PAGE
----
I have a terrible confession to make: When the news of the Petraeus sex scandal broke this past week, my first reaction was to chuckle. Not in the usual “ha ha, another cheatypants got caught, serves him right” sense (although there was no small amount of Schadenfreude there, either); it was more out of a sardonic sense of irresistible metaphor. It was all about an irony that had been hiding, as all such ironies do, in very plain sight.

And yes, I have to admit, the embarrassment of it all tickled me, too. Aren’t intelligence agents constantly being warned about the dangers of seduction, when they’re not being instructed to use it to gain information they can’t get any other way? How delicious, then, to see the head of the world’s most feared and hated spy agency caught in the same trap his covert agents have set repeatedly, all over the world. And how hilariously ironic that the same terrorist traps the FBI keeps setting in vain, under the auspices of the so-called Patriot Act, ended up catching not some obscure cell with nefarious world-takeover plans, but a four-star general who’d at one point led the war against precisely such insurgencies. Or so we’re told by our lovely presstitutes.

After all, the former general and CIA director wasn’t just boinking some boring little bottle-blonde secretary; the Other Woman was his chief hagiographer. She was a military veteran and West Point grad herself. Just like him, she was in the business of selling neoconservatism, bad ideologies, and wars that cost a fucking fortune in every conceivable sense. She did not keep a low profile, as Other Women are wont to do. She was constantly thrusting herself into the spotlight to sing his praises (and promote her magnum opus). She was the person who spit-shined his medals to a high gloss in a “biography” that seemed to be written, at times, from straight inside his pants. There was no pretense of objectivity, only a constant, unremitting effort to elevate David Petraeus to divinity. A divinity which, even then, we peaceniks and Dirty Fucking Hippies knew he did not deserve.

But the media brushed right past us. It ignored what the former intelligence professionals were saying, too, about the BushCo wars being unwinnable. They hopped right on the pro-war bandwagon. They praised the “brilliant” strategy and lost sight of the reality on the ground. Gosh oh golly gee wow, isn’t David Petraeus wonderful? Yeah, that Iraq surge went great. So great that Iraq is now permanently fucked. Petraeus made that.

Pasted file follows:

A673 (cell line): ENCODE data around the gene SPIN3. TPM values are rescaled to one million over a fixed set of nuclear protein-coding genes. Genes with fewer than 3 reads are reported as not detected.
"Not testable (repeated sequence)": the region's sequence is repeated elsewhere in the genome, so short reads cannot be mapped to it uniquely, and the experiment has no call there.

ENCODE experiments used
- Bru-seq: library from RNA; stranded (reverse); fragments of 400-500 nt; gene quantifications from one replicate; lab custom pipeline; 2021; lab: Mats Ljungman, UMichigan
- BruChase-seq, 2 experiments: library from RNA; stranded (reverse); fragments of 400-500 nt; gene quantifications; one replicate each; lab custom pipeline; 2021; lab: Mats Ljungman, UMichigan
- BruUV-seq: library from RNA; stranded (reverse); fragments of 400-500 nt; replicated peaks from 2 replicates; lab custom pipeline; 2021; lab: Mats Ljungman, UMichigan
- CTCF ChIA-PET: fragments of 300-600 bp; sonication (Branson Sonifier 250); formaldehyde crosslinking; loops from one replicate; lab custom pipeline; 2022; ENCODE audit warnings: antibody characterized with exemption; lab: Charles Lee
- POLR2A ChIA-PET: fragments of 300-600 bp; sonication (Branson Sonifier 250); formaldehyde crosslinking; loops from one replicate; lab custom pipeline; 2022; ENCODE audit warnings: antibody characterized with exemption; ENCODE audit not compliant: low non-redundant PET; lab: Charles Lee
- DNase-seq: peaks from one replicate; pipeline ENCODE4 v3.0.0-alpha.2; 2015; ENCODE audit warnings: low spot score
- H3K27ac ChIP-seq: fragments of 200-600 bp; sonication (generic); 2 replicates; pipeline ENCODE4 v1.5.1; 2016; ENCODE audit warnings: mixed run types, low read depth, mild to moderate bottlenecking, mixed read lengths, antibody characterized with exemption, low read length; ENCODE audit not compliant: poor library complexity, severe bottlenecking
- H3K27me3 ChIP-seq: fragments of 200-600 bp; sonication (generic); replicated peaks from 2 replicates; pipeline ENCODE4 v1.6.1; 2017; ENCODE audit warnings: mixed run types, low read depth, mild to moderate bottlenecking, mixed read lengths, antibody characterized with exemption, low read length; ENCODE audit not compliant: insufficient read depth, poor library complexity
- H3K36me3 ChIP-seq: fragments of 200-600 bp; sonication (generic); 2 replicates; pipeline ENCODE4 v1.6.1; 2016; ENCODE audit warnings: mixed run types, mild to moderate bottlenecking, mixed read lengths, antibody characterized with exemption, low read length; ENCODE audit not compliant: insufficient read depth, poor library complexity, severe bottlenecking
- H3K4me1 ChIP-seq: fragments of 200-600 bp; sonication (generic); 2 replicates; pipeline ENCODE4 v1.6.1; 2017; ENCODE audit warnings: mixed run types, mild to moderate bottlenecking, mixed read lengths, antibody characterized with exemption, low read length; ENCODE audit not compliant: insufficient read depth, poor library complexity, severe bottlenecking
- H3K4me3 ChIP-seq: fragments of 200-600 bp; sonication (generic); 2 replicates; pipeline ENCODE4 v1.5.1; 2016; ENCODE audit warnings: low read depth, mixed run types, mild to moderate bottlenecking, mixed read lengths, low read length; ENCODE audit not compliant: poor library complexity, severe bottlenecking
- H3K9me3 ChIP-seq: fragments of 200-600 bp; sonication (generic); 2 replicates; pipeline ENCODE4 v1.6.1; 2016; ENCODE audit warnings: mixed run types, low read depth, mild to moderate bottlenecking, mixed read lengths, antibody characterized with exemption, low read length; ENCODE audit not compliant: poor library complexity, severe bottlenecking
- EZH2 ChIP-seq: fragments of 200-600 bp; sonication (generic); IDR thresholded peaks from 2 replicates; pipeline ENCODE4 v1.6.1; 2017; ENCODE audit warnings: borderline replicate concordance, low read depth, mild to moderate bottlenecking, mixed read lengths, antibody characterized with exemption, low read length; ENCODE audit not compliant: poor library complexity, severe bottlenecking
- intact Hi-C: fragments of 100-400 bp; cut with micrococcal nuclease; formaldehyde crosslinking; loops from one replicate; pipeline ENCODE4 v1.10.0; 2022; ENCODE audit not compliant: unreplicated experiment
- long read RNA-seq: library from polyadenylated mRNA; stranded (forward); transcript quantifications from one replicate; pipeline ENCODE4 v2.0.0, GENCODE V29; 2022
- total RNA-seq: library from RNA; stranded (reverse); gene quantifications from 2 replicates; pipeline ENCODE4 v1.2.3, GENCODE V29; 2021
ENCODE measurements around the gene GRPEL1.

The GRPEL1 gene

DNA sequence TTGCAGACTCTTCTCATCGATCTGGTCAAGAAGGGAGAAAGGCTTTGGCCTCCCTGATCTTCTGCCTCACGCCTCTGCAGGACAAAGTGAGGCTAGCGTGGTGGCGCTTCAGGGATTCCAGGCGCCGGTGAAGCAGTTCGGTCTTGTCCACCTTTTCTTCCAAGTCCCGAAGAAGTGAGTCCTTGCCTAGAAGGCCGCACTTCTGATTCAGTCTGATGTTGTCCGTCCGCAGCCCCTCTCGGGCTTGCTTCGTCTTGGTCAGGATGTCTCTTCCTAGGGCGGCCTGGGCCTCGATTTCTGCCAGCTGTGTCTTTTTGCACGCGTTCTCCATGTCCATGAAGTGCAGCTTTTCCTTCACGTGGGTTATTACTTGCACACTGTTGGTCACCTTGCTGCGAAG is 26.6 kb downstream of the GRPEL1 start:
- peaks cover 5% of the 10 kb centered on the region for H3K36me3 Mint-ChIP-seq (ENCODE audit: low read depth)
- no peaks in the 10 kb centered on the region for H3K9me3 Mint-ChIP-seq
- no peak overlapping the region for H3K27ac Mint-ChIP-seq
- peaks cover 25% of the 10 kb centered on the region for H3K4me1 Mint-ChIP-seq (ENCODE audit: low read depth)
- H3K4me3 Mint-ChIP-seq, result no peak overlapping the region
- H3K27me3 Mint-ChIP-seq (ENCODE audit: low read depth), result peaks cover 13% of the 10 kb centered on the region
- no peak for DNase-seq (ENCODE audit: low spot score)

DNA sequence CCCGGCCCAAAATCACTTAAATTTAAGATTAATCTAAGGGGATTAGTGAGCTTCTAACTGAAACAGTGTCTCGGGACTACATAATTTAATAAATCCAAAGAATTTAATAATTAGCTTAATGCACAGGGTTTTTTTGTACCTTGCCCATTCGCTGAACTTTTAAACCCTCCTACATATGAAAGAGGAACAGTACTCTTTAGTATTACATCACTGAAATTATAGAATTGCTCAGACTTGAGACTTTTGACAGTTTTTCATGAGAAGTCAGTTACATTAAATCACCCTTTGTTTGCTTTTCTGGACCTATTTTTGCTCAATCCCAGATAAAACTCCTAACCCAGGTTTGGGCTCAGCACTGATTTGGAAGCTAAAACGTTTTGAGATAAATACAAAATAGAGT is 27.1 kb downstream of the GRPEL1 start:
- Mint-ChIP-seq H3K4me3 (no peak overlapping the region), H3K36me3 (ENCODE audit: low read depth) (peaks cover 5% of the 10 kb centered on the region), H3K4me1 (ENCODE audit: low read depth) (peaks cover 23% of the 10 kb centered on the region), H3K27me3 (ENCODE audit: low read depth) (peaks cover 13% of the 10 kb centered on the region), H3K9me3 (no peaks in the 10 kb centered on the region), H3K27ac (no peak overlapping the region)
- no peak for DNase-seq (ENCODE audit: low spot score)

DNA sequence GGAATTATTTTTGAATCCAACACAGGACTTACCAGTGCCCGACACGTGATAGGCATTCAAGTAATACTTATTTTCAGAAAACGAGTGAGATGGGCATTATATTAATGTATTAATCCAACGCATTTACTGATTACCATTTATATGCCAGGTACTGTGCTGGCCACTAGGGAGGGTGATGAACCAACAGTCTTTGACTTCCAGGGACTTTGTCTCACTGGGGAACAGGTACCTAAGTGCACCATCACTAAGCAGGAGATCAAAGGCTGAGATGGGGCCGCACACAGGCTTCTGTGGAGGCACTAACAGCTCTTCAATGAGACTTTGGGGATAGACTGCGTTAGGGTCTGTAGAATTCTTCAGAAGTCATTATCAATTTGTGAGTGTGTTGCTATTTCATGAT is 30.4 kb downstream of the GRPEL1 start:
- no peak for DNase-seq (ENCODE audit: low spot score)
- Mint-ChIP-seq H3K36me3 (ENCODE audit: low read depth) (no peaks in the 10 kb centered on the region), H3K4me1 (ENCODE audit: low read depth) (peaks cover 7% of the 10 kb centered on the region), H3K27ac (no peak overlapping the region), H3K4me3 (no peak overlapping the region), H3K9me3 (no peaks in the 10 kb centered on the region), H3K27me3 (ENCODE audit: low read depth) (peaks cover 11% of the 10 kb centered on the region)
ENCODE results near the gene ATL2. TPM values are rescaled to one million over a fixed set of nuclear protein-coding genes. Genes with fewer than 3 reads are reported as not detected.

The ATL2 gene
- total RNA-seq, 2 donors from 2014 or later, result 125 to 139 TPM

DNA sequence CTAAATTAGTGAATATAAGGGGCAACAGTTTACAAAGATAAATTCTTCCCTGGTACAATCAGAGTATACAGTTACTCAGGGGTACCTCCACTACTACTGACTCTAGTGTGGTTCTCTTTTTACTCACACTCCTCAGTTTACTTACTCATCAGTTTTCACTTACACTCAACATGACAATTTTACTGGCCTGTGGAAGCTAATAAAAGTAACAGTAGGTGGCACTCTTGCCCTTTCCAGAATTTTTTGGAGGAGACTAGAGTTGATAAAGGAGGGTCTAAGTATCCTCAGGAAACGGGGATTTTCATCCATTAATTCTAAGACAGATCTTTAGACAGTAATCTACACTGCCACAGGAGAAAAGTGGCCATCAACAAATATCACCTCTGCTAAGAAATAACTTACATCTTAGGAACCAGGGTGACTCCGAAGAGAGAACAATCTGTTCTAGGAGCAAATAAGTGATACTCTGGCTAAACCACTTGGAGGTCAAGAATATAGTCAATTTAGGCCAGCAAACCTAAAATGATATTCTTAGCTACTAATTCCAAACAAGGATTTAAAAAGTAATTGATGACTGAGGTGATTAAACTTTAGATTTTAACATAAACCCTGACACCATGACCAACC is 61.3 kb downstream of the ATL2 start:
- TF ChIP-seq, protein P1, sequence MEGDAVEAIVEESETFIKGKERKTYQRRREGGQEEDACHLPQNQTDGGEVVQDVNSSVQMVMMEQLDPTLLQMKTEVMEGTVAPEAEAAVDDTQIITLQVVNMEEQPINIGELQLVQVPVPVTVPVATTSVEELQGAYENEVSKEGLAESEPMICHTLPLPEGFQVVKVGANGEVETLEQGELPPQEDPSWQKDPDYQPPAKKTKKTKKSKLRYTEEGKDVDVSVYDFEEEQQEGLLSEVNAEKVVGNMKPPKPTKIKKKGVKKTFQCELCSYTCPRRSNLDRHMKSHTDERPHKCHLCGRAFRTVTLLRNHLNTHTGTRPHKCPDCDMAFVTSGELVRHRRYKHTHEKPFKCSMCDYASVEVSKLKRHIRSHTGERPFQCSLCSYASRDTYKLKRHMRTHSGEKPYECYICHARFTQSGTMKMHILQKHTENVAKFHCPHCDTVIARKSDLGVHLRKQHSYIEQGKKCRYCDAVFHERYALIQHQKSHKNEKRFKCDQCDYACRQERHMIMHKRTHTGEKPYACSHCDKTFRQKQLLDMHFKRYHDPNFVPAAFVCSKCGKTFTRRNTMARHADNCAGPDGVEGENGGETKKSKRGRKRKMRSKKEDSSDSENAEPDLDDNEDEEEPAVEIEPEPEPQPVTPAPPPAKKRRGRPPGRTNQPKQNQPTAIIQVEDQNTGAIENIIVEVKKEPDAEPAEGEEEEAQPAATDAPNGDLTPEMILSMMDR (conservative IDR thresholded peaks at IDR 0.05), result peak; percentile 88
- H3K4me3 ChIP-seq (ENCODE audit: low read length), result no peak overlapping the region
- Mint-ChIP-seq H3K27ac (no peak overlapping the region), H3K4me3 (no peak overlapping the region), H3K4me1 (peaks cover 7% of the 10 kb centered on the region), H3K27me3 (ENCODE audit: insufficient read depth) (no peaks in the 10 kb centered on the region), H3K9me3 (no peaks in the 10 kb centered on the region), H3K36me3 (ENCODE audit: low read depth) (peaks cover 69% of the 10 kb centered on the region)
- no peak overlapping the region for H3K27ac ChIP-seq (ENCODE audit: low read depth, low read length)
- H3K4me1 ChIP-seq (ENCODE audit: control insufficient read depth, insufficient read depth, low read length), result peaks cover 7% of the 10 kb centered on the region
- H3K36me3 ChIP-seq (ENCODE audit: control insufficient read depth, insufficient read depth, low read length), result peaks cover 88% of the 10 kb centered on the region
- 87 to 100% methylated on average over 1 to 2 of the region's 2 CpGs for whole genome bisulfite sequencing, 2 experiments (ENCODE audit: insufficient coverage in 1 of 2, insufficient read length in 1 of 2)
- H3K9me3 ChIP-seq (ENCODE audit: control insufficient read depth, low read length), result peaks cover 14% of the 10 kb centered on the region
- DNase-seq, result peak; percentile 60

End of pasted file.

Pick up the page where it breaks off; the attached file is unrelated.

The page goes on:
And that’s not all he made. He damn near dragged the Obama administration into yet another unwinnable neo-con war, this one with Iran. And on the flimsiest and dumbest of pretexts, too:

One person familiar with the Obama administration’s thinking said President Obama was never close to Petraeus, who was viewed as a favorite of the neoconservatives and someone who had undercut a possible solution to Iran’s nuclear program in 2011 by pushing a bizarre claim that Iranian intelligence was behind an assassination plot aimed at the Saudi ambassador to Washington.

As that case initially evolved, the White House and Justice Department were skeptical that the plot traced back to the Iranian government, but Petraeus pushed the alleged connection which was then made public in a high-profile indictment. The charges further strained relations with Iran, making a possible military confrontation more likely.

At the time, Washington Post columnist David Ignatius, a favored recipient of official CIA leaks, reported that “one big reason [top U.S. officials became convinced the plot was real] is that CIA and other intelligence agencies gathered information corroborating the informant’s juicy allegations and showing that the plot had support from the top leadership of the elite Quds Force of the Iranian Revolutionary Guard Corps, the covert action arm of the Iranian government.”

Ignatius added that, “it was this intelligence collected in Iran” that swung the balance. But Ignatius offered no examples of what that intelligence was. Nor did Ignatius show any skepticism regarding Petraeus’s well-known hostility toward Iran and how that might have influenced the CIA’s judgment.

As it turned out, the case was based primarily on statements from an Iranian-American car dealer Mansour Arbabsiar, who clumsily tried to hire drug dealers to murder Saudi Ambassador Adel Al-Jubeir, though Arbabsiar was actually talking to a Drug Enforcement Agency informant. Arbabsiar pled guilty last month as his lawyers argued that their client suffers from a bipolar disorder. In other words, Petraeus and his CIA escalated an international crisis largely on the word of a person diagnosed by doctors of his own defense team as having a severe psychiatric disorder.

Despite the implausibility of the assassination story and the unreliability of the key source, the Washington press corps quickly accepted the Iranian assassination plot as real. That assessment reflected the continued influence of neoconservatives in Official Washington and Petraeus’s out-sized reputation among journalists.

The neocons, who directed much of President George W. Bush’s disastrous foreign policy and filled the ranks of Mitt Romney’s national security team, have favored a heightened confrontation with Iran in line with the hardline position of Israel’s Likud Prime Minister Benjamin Netanyahu. In the post-election period, it is a top neocon goal to derail Obama’s efforts to work out a peaceful settlement of the dispute over Iran’s nuclear program. The neocons favor “regime change.”